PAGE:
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Elizabeth Shuler's picture

On Feb. 5, let's celebrate 20 years of The Family and Medical Leave Act (FMLA). Since 1993, the FMLA has been used more than 100 million times, helping 35 million people keep their jobs and health insurance while caring for a family health crisis or a new baby. That's truly something to celebrate.

But this groundbreaking law didn't just pop into our lives in 1993. A committed community of activists -- women’s groups, union members, faith allies, family advocates and more -- worked together for nine years to win it.

That’s the same kind of collective action we need today to make real the FMLA’s promise to help families struggling to balance work and home life. In other words, all of us.

Today, millions of working families still are forced to choose between getting a paycheck and caring for their families. That's an impossible choice no one in our country should face.

Together we passed the FMLA. Together we can make its promise real by doing three things:

1) Right now, campaigns are under way nationally and in states to make sure people who are sick or have a sick child can stay home from work rather than infect others or risk escalating an illness. It’s time for a basic floor of paid sick days like the Healthy Families Act would provide. Despite landslide public support, the bill hasn’t made its way out of Congress.

Doesn't it pain you to hear flu epidemic news reports urging us to stay home if we're sick -- when more than 40 million private-sector workers don't have any paid sick leave at all?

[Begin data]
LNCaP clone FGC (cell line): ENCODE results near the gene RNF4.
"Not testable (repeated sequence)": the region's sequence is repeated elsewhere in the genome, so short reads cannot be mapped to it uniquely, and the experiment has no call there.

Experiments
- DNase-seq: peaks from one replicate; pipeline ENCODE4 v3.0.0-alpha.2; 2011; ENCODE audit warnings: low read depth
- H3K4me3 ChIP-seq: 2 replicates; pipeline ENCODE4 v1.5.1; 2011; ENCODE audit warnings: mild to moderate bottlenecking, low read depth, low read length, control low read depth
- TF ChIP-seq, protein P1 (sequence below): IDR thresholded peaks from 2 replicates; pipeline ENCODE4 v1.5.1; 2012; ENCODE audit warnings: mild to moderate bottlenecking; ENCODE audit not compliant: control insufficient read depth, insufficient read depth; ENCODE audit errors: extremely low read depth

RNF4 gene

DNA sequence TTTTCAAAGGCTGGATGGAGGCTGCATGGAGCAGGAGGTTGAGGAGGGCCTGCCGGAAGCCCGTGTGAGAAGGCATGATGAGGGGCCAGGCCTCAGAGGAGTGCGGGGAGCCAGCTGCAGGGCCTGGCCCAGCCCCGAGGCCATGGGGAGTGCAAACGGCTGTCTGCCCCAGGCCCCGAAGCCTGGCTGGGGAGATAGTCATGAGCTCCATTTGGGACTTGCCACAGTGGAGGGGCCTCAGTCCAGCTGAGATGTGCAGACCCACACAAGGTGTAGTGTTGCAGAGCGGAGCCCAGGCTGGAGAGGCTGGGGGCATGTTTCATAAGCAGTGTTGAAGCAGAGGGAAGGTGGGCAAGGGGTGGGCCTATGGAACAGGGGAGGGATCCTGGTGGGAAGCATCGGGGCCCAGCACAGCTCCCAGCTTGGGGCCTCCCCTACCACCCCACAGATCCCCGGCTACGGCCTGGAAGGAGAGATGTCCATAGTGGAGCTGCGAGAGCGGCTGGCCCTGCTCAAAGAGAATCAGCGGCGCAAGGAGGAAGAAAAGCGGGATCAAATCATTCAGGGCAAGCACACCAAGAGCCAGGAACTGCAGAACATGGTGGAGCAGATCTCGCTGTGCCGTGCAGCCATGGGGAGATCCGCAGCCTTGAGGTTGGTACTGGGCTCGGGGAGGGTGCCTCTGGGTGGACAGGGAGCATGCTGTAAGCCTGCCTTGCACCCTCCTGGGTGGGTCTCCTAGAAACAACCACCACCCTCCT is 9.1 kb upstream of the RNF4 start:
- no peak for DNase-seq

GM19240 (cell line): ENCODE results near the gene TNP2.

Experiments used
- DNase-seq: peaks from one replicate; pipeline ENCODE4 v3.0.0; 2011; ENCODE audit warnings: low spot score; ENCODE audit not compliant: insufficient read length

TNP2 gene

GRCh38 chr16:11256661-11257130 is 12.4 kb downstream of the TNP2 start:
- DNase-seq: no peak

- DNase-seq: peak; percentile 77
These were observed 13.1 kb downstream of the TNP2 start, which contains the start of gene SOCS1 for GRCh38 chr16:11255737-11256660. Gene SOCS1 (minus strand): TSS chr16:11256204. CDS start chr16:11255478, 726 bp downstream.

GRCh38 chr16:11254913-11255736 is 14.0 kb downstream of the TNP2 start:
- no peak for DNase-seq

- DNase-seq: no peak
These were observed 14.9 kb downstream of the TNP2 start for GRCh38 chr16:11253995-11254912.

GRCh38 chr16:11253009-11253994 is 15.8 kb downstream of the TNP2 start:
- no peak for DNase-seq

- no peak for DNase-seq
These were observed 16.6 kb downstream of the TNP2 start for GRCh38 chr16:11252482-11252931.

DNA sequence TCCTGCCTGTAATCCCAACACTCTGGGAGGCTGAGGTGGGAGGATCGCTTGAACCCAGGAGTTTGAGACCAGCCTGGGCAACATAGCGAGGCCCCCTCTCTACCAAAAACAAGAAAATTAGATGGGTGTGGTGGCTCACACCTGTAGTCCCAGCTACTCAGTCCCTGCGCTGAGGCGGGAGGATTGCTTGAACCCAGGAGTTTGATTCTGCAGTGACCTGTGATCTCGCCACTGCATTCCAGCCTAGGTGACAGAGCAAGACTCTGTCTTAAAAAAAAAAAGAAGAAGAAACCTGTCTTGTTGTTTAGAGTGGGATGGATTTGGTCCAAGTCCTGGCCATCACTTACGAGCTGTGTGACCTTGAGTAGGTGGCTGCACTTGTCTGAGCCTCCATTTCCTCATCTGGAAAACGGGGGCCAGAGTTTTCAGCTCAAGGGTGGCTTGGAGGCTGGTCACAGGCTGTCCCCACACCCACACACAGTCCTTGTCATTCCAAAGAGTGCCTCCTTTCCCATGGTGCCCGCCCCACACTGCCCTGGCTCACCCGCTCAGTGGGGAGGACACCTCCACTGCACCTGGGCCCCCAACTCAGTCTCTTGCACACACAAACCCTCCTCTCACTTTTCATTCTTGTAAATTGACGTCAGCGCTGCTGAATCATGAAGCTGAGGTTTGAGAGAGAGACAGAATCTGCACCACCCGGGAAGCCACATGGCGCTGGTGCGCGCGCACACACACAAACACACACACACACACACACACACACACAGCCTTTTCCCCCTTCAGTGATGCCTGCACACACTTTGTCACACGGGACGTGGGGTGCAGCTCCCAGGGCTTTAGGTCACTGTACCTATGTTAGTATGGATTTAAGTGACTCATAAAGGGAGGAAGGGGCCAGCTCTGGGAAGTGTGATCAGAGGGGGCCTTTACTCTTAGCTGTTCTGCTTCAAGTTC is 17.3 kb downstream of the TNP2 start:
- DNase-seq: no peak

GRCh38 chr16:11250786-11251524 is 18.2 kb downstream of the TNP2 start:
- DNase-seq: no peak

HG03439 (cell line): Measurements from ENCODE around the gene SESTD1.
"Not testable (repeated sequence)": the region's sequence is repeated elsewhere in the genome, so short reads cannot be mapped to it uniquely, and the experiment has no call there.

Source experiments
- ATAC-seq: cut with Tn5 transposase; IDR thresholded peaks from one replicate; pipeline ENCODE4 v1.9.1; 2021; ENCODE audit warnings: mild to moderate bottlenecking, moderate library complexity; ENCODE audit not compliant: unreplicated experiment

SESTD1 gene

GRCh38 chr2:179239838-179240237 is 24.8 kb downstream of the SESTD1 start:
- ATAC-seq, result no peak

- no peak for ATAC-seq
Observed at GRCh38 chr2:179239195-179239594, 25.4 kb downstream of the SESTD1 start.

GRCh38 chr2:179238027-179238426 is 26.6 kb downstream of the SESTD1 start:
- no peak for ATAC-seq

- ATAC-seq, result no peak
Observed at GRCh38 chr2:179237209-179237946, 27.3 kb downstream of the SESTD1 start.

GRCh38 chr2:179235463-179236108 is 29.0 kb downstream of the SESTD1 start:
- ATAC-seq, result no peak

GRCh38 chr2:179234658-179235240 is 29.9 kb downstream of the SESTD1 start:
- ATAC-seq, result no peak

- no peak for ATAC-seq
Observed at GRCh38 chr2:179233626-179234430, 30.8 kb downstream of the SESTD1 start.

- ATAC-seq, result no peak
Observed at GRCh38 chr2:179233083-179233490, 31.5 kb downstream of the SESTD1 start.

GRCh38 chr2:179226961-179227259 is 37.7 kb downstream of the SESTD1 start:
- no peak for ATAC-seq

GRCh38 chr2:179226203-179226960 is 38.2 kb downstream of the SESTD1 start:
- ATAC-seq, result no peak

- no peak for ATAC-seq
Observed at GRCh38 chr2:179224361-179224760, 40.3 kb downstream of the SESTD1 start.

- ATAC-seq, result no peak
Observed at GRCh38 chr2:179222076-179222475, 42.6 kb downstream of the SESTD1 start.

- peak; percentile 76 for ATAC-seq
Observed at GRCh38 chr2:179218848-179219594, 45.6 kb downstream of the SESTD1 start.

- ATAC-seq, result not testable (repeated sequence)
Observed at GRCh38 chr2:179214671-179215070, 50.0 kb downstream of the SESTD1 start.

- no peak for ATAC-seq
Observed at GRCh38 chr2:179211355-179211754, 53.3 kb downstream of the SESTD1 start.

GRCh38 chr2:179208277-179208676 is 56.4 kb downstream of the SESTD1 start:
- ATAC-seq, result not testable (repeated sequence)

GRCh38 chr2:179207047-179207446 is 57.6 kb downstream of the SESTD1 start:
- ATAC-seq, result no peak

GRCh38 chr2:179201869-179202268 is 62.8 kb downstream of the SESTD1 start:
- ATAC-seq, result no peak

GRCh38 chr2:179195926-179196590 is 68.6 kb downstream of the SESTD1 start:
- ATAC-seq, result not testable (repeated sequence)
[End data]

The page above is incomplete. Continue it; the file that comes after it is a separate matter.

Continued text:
If we won the FMLA, we can win the Healthy Families Act. You can help by signing here.

2. Paid sick leave counts most when basic pay is fair. Today, it's not. Women are breadwinners for our families, but we earn just 77 cents for every $1 a man makes—and for women of color the pay disparity is even worse. The Paycheck Fairness Act, in Congress again after being blocked by Senate Republicans last year, would help end pay discrimination -- and we should pass it this year. You can urge Congress to pass it here.

3. FMLA provides millions of eligible workers with unpaid leave to care for a new baby, one's own serious illness or the illness of a family member. But only half of workers are covered and eligible, with young workers and workers of color at greatest risk of being unprotected. And almost 80% of eligible people who need it can't afford to take the unpaid leave.

Think about those young workers -- in their child-bearing years. Sixty-nine percent of people younger than 40 in one survey said they will need family leave in the next 10 years. But young workers are more likely than the rest of us to be ineligible for FMLA because they work part-time, haven't been in their job long enough, are in informal or contingent work and are at the lower end of the pay scale (wages are a factor because companies are prone to limiting voluntary paid leave benefits to high-earners as a perk). Working people in unions, who bargain collectively with employers about benefits, have it better. Among hourly workers, 46% of union members receive full pay while on leave, compared with 29 percent of non-union workers. But all families should have access to FMLA and be able to use it.

This anniversary is a time to join together -- as we did to pass the FMLA -- in a new campaign to call for the expansion of the landmark law.

Winning the FMLA took work. And struggle. Exactly the kind of work and struggle we need today if we're to make the promise of FMLA real for all working people in this country -- by passing the Healthy Families Act and the Paycheck Fairness Act and by expanding FMLA.

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